73 days.

61 days.

100 days and counting.

As Week of Compassion staff have traveled in Puerto Rico and the US Virgin Islands, visiting with communities affected by hurricanes Irma and Maria, we have heard these time markers from friends, partners, and strangers. In the midst of conversations about setting up volunteer housing or procuring building materials--93 days. Over a dinner of plantains (imported, since few plantains survived the storms)--68 days. They signify the number of days people have been without power.

In Puerto Rico, the power grid is operating at 70% capacity, and the first priorities for power restoration were public services, like schools and hospitals, and commercial customers, like grocery stores and hotels. Thousands of residences are still without power. Similarly, in the US Virgin Islands, territory-wide power restoration was only at 60% as of last Friday.

Today, Thursday, Dec. 21 marks 106 days without power for many who lost electricity during Hurricane Irma.

A generator at Iglesia Cristiana (Discipulos de Cristo) in Feijoo, Naranjito, Puerto Rico is one of the sole power sources in the mountainside town. Photo: Week of Compassion

A generator at Iglesia Cristiana (Discipulos de Cristo) in Feijoo, Naranjito, Puerto Rico is one of the sole power sources in the mountainside town. Photo: Week of Compassion

As we discussed logistics and long-term plans, these counts were reminders of the humanity at the core of our work. The shipments of lanterns are not about pallets and ports, but about people. The counts served, too, as concrete evidence that the frustration and exhaustion our friends experience is warranted, and is born out of struggle, heartache, and loss. The number of days without power became a signifier of the pain of waiting and also of the resilience of people who continue to serve one another in love, even as they begin their days with cold baths in unlit houses.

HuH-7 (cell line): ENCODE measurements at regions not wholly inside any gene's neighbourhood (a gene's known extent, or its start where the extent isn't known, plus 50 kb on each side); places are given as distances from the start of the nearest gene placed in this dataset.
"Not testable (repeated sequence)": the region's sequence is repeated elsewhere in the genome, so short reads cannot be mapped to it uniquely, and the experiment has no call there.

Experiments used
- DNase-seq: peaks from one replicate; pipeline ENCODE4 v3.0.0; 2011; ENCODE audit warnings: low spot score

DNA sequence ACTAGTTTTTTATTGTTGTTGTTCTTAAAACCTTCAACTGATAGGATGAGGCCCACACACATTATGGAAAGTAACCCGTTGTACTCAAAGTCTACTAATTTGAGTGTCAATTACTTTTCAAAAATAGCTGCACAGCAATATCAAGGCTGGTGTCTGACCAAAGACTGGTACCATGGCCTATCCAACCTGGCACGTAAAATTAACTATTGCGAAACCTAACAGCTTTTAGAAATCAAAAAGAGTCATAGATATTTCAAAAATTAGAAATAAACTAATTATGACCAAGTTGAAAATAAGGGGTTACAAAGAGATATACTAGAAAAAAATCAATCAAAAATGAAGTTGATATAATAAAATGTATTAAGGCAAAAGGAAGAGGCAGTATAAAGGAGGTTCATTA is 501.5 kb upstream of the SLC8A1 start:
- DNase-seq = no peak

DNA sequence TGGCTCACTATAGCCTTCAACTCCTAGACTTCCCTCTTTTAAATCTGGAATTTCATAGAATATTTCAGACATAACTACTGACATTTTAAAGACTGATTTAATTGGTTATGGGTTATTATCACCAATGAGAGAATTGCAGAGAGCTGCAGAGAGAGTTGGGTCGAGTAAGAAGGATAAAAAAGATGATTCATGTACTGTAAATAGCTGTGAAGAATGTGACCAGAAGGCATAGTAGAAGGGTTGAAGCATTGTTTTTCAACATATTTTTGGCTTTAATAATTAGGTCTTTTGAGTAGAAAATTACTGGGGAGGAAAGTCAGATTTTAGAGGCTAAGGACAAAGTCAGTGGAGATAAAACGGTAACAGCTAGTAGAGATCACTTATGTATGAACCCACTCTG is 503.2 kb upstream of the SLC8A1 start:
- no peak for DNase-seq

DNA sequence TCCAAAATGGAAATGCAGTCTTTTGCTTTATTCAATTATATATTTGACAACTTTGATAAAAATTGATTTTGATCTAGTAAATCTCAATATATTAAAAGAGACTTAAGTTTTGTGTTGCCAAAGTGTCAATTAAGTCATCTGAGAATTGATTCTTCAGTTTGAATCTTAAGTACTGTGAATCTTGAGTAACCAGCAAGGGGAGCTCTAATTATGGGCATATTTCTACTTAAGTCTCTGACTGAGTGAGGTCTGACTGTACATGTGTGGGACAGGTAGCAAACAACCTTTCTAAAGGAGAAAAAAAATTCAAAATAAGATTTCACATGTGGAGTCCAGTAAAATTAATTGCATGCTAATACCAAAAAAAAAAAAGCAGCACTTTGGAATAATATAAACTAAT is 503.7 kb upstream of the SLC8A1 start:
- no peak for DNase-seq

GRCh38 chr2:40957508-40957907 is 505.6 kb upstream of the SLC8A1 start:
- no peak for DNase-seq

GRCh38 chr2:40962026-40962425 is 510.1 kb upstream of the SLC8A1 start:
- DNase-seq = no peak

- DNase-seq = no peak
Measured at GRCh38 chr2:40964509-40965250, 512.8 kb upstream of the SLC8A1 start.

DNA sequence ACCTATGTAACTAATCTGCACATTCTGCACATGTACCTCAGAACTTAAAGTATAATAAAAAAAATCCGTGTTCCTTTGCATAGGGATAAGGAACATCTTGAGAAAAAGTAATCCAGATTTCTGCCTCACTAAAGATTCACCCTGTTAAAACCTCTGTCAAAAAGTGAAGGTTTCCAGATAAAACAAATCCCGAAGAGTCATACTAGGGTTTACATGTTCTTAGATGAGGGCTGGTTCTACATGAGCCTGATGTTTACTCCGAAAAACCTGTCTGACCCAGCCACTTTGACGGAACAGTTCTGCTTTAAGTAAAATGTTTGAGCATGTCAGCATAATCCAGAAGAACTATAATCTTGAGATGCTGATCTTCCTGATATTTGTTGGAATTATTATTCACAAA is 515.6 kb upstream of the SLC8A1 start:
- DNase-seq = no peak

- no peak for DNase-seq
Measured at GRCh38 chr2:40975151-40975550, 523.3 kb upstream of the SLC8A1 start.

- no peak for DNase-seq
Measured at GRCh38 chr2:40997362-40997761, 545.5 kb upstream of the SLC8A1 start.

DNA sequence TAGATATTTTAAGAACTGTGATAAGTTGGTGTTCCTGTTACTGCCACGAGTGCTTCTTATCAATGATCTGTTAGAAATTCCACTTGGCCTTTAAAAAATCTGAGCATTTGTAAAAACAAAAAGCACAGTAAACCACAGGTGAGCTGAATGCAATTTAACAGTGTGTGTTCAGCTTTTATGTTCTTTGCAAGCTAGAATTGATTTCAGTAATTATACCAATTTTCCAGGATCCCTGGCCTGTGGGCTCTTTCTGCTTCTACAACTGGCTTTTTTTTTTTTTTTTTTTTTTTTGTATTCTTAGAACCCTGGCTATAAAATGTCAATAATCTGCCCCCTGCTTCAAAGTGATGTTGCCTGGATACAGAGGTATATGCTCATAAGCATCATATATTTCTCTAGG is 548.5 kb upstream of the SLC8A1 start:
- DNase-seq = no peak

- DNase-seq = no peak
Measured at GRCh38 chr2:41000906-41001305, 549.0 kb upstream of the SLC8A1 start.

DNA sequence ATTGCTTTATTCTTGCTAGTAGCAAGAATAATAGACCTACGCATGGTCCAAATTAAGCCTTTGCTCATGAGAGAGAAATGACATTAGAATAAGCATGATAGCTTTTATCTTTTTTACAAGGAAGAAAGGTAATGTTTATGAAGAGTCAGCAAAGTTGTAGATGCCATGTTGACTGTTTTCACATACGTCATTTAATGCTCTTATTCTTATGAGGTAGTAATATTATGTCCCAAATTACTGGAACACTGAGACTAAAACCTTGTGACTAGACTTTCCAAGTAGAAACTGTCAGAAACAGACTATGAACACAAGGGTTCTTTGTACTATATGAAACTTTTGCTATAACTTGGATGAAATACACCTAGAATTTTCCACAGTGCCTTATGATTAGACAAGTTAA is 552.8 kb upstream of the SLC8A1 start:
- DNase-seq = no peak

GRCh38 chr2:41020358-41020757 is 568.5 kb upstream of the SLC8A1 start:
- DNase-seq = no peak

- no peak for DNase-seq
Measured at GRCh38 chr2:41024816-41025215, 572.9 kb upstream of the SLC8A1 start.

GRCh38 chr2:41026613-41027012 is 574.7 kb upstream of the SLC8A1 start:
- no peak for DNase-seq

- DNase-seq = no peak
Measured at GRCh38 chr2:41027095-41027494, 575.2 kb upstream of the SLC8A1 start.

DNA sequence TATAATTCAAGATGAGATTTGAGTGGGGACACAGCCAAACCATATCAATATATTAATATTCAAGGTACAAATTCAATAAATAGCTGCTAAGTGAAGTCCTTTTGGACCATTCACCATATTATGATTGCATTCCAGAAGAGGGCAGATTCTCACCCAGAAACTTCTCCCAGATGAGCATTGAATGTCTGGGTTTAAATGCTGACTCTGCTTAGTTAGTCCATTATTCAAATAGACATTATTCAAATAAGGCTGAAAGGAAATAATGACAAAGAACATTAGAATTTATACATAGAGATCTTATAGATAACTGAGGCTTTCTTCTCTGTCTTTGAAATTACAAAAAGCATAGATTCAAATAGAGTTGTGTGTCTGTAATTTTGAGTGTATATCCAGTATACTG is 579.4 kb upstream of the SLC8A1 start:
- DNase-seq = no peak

This season of Advent is, itself, another signifier of humanity, of struggle, of longing for restoration. During this time, we move into the darkness of the world. Days grow shorter and dark nights longer. Yet, through the stories of our faith and the traditions of the season, we also enter into the darkness of the womb, in which the Spirit dwelt, and into the holy space of a stable dark, where the Word was made flesh.

In her Advent Devotional, This Luminous Darknessartist and author Jan Richardson writes:

"In the womb, in the night, in the dreaming; when we are lost, when our world has come undone, when we cannot see the next step on the path; in all the darkness that attends our life, whether hopeful darkness or horrendous, God meets us. God's first priority is not to do away with the dark but to be present to us in it. I will give you the treasures of darkness, God says in Isaiah 45:3, and riches hidden in secret places. For the christ who was born two millennia ago, for the christ who seeks to be born in us this day, the darkness is where incarnation begins.

Can we imagine the darkness as a place where God meets us-and not only meets us, but asks to take form in this world through us?"                       

On this longest night of the year, we await--again--the birth of Christ among us. In this night of darkness, we give thanks for the ways God has taken on flesh through our brothers and sisters in Puerto Rico and the US Virgin Islands and through your gifts to Week of Compassion.